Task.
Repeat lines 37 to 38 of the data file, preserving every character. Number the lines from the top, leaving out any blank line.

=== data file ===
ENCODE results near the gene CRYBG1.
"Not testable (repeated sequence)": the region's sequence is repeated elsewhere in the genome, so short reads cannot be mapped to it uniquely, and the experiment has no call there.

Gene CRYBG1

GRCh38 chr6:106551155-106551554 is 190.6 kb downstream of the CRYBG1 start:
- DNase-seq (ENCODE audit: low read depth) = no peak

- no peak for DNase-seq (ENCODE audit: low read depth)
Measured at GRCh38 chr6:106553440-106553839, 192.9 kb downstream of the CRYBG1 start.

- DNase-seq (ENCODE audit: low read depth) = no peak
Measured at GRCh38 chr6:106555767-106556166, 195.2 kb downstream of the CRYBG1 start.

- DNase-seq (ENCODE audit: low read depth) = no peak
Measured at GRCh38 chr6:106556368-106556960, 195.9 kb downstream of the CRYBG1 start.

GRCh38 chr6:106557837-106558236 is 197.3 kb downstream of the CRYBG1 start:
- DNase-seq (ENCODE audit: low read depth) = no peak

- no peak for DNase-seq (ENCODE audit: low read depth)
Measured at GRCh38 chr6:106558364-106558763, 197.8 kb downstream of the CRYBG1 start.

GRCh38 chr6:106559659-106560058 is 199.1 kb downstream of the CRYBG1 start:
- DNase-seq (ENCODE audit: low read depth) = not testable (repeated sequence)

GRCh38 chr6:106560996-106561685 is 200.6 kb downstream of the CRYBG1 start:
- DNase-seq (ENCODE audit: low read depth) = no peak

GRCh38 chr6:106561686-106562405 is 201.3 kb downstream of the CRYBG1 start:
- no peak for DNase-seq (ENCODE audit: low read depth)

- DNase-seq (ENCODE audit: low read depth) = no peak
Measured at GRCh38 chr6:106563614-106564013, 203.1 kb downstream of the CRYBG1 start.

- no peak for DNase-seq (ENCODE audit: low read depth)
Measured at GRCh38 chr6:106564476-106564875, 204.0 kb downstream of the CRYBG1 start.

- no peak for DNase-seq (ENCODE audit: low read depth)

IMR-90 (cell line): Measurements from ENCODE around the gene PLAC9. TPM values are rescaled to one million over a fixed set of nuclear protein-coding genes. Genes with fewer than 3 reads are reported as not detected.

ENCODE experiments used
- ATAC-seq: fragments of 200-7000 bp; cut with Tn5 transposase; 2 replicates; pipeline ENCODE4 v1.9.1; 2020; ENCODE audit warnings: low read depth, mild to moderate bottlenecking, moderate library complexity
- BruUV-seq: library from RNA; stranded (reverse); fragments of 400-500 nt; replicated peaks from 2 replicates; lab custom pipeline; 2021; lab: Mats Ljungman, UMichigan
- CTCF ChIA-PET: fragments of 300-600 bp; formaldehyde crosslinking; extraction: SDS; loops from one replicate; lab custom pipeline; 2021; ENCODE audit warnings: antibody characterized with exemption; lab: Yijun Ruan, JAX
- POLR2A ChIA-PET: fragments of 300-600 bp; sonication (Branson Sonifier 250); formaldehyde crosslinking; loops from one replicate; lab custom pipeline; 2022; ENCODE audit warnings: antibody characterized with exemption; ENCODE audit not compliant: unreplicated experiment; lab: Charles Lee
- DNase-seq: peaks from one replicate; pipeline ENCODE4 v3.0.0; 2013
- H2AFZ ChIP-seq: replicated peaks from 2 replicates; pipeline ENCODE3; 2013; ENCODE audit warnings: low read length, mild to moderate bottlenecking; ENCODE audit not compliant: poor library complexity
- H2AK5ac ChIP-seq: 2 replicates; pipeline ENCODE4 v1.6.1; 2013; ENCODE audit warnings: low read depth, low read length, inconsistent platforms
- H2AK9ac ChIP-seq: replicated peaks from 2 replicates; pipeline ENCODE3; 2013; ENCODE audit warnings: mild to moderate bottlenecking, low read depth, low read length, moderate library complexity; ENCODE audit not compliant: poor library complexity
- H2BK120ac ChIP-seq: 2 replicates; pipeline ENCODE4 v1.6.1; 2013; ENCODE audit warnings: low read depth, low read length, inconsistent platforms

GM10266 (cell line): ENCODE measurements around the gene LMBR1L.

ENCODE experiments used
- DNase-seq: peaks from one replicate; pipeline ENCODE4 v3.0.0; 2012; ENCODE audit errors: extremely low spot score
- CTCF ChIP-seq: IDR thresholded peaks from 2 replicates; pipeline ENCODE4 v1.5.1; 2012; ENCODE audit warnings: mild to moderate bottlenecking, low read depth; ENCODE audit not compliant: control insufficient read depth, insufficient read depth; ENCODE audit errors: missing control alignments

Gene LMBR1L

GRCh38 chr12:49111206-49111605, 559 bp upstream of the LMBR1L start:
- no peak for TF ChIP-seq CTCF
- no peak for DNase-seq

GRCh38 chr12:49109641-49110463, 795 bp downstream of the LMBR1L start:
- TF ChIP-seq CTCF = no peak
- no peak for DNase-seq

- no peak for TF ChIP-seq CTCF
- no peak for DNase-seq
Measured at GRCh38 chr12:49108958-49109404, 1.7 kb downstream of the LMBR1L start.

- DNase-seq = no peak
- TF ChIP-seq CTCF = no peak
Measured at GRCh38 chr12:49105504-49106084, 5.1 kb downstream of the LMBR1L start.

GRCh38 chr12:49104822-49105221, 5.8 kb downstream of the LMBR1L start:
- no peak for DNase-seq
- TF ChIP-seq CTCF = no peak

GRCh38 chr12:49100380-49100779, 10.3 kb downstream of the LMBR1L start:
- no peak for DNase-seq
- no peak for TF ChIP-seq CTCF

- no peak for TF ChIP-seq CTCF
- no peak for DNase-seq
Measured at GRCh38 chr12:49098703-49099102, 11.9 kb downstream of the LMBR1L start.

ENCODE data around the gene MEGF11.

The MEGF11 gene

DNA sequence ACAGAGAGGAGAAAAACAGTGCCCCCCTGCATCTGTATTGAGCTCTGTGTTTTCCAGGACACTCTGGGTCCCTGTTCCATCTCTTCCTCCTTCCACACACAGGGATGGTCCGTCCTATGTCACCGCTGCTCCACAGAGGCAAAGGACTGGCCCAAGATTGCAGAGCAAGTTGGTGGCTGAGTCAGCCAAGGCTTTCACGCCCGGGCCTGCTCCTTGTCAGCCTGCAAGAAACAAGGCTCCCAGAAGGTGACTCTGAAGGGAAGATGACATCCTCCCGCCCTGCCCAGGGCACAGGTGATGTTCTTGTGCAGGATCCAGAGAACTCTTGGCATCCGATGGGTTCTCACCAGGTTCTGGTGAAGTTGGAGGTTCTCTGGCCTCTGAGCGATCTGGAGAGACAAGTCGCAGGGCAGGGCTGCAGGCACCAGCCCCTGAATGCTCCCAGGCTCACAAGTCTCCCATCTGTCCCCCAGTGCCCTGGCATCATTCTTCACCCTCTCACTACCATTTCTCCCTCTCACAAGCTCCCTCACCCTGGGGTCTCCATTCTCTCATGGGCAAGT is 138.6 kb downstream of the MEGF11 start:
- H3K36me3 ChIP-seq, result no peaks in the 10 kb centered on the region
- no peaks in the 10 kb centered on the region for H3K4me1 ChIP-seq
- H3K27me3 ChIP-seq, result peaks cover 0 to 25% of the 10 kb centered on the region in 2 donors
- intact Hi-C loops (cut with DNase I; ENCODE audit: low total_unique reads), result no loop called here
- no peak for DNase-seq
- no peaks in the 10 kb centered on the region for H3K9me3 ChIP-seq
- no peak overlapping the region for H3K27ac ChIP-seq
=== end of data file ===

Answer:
- H2BK120ac ChIP-seq: 2 replicates; pipeline ENCODE4 v1.6.1; 2013; ENCODE audit warnings: low read depth, low read length, inconsistent platforms

GM10266 (cell line): ENCODE measurements around the gene LMBR1L.